Heriot Church History



STOW ST MARY OF WEDALE AND HERIOT CHURCH

 


The name of the village of Heriot is a link to an ancient past. The word "heriot" means a payment due to a lord on the death of a vassal.

The Church and lands belonged to the monks of Newbattle from the early fourteenth century until the Reformation. A church at Heriot was consecrated by Bishop de Berneham in March 1244, but it is not certain  whether this church lay on the same site as the present one.

There is reference to a mediaeval old kirk of "Heryeth" which dates back to before 1518, and is mentioned in Reformation documents in 1627 as being in the "airis" of the house of Borthwick. By 1795, the church was in need of repair and was rebuilt in 1804. The walls were raised and a new roof built in 1836.

Forty years later and on the same site, the present church was built. It incorporates one of the thick walls of its predecessor; no other remains of the former building still exist, but much of the stone of the former church was used in this building. During the interim period, public worship was held in the School, and on 13 June 1875,  the new (and present) church was opened by Rev TBW Niven, Minister of Linlithgow. At one time, the church bell hung on a tree near the church gates; this was said to have blown down in 1855, whence the two "Bell tree plates" which are situated at the front of the church were made. The bell itself was said to have been stolen and dropped in Heriot Water, No one was able to lift it out as "the devil had ahold of the clapper" and it is said to lie in the bell Wood between Borthwick Hall and Carcant.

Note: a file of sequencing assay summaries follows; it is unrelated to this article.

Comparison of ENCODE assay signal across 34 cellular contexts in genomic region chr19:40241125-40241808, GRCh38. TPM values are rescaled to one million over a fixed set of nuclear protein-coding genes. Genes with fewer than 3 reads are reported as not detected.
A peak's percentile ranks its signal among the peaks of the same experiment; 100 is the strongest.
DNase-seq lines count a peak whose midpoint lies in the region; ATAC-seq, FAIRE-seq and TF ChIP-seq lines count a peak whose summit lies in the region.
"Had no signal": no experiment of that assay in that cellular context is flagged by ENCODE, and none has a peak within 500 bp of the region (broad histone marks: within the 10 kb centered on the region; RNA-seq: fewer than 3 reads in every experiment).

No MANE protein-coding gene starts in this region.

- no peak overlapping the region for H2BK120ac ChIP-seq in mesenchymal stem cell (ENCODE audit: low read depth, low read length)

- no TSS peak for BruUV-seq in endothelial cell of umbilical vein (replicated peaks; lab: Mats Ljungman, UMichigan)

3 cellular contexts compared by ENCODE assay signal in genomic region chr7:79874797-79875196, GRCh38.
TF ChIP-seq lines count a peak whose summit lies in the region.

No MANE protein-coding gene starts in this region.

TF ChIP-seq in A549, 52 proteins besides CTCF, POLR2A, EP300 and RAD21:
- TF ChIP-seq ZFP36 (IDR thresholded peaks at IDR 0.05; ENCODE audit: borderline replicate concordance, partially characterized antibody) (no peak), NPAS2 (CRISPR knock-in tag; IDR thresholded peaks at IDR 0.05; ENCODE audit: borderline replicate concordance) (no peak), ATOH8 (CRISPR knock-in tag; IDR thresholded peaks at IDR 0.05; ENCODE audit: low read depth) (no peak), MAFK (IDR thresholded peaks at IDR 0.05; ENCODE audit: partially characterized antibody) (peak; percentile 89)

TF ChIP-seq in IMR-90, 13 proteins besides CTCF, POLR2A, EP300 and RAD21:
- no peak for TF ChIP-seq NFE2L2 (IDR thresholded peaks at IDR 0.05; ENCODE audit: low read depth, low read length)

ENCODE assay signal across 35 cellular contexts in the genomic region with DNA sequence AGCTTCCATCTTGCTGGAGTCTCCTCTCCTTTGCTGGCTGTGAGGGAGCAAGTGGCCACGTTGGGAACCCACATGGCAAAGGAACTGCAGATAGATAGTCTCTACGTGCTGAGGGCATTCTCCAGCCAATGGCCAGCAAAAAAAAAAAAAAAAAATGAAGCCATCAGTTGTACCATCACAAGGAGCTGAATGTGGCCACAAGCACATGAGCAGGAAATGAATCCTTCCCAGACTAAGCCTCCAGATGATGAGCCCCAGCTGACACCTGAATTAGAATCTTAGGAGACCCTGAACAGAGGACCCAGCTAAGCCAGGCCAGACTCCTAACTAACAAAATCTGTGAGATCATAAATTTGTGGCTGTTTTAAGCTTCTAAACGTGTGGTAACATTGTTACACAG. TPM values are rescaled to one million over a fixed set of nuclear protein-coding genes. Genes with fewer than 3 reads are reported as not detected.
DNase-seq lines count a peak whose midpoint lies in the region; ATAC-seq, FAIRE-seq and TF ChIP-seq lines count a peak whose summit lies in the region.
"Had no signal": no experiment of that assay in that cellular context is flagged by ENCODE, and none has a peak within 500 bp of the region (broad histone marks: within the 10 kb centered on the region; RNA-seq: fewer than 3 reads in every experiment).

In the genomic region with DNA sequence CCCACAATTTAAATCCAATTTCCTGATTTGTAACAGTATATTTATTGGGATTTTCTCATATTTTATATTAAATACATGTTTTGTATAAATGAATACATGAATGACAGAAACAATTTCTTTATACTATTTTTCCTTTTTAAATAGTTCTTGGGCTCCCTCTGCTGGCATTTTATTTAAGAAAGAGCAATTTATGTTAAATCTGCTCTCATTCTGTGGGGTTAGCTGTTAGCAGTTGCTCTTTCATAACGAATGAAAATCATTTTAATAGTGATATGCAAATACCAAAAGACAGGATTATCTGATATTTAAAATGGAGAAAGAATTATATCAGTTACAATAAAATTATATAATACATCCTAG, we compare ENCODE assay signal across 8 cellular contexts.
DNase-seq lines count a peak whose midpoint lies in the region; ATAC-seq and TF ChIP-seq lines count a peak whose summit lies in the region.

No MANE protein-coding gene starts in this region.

Stow St Mary of Wedale and Heriot Church is part of the Church of Scotland.

Registered Scottish Charity Number SCO00228.

 
 

One old tradition which remains is the taking of the weekly offering by means of a "Ladle". Those in use date back to 1857 and were made from the wood of the ancient tree on which, until it was blown down, the church bell hung. One old ladle, dated 1892, hangs on one side of the pulpit, and on the other side is the old hour-glass in its iron frame; this was used to stop the Minister from over-preaching and is said to be one of only two remaining in Scotland.

Heriot was traditionally linked with Gorebridge, but with the coming of regionalistion in 1972, when the boundary between Midlothian and the Borders was fixed to the north of the village, Heriot church was linked to the Galawater valley and subsequently became a united parish with Stow.